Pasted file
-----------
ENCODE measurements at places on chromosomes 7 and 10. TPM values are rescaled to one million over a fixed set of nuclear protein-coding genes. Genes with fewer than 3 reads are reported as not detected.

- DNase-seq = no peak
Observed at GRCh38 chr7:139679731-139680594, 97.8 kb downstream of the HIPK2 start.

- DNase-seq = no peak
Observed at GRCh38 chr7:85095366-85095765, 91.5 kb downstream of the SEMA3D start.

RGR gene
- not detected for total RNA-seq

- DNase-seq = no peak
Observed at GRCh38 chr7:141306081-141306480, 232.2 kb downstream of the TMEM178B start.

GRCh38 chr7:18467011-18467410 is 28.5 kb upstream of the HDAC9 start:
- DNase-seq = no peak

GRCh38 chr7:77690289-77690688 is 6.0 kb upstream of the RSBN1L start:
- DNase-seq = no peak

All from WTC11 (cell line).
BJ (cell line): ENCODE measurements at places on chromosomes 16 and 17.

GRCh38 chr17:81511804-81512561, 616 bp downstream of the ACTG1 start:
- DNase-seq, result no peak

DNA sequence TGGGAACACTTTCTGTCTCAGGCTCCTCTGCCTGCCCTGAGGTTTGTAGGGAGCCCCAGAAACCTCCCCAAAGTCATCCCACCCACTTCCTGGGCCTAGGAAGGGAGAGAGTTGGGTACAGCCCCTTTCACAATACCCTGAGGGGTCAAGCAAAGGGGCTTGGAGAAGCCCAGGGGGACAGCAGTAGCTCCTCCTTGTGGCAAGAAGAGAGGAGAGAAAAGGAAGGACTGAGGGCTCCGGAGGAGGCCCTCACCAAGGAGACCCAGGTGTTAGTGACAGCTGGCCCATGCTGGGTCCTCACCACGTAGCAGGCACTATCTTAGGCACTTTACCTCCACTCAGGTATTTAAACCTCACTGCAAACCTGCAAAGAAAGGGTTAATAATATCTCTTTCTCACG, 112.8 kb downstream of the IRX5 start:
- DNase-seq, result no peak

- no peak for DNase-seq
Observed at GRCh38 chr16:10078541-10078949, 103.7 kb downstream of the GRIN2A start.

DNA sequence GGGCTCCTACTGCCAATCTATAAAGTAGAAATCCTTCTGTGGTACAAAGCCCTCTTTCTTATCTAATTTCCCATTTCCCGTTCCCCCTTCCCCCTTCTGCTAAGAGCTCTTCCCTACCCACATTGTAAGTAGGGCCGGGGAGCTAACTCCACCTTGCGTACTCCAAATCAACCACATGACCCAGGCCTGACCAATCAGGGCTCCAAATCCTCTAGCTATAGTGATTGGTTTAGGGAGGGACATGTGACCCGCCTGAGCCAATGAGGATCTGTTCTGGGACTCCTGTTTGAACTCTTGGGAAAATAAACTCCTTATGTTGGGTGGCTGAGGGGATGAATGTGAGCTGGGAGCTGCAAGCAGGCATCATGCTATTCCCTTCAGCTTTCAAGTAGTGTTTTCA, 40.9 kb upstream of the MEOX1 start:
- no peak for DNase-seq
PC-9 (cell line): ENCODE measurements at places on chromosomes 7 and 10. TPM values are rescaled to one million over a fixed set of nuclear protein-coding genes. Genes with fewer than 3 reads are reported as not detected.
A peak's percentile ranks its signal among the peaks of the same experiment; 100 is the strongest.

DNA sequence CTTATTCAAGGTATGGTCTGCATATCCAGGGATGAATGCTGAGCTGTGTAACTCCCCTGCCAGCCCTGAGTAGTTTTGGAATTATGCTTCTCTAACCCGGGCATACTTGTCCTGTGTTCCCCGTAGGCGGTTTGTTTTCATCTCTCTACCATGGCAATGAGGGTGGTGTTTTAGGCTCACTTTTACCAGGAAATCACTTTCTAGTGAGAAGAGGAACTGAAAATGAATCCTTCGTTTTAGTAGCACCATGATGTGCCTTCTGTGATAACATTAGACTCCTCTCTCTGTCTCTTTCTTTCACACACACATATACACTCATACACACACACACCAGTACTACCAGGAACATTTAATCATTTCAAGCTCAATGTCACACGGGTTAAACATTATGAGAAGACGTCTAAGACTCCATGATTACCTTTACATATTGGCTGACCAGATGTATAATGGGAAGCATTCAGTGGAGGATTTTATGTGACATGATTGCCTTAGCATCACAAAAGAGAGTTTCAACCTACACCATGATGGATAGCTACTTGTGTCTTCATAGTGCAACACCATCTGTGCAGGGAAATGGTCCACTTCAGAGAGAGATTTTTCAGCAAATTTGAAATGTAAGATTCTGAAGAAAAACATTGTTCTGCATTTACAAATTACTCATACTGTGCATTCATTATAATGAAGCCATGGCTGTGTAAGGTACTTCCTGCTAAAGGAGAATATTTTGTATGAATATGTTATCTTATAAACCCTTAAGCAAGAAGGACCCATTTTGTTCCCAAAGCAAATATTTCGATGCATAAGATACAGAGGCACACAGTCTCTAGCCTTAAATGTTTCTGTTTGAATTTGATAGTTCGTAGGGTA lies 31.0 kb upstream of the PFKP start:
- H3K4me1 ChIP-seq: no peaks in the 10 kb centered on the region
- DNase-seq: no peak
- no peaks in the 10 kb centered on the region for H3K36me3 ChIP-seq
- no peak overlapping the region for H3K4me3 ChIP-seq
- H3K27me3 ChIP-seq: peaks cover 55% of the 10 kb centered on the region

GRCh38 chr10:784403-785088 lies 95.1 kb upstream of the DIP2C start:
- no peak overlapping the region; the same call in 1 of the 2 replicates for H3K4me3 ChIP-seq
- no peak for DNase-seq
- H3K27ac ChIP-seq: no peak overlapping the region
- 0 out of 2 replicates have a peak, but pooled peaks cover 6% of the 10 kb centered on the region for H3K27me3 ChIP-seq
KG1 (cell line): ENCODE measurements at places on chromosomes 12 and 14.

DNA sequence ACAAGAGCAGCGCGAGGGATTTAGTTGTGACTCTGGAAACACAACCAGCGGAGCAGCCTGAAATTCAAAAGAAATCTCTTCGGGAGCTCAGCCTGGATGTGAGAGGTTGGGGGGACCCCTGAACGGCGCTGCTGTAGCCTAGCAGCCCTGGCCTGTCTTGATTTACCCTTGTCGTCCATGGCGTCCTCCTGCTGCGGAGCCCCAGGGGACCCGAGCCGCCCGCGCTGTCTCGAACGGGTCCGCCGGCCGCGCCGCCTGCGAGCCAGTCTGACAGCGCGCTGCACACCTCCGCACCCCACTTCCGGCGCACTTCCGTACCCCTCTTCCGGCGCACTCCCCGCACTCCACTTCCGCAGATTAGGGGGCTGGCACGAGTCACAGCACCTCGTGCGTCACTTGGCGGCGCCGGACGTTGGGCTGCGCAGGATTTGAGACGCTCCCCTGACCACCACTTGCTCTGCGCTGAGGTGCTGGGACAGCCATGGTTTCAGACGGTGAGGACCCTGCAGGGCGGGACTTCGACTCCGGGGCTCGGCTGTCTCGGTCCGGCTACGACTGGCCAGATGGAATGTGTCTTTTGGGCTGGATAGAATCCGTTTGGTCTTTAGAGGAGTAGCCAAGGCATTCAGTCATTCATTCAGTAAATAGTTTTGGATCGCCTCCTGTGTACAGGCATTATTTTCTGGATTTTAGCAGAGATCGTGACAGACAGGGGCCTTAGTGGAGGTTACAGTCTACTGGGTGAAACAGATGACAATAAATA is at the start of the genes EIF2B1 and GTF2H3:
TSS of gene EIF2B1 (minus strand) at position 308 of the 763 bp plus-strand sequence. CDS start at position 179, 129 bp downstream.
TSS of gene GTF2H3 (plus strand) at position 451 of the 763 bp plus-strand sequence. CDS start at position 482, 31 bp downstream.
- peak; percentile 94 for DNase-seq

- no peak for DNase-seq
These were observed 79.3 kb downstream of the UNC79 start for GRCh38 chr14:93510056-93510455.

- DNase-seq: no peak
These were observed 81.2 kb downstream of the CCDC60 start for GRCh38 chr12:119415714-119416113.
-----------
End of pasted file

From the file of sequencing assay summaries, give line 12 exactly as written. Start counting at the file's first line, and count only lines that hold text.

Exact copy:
GRCh38 chr7:77690289-77690688 is 6.0 kb upstream of the RSBN1L start: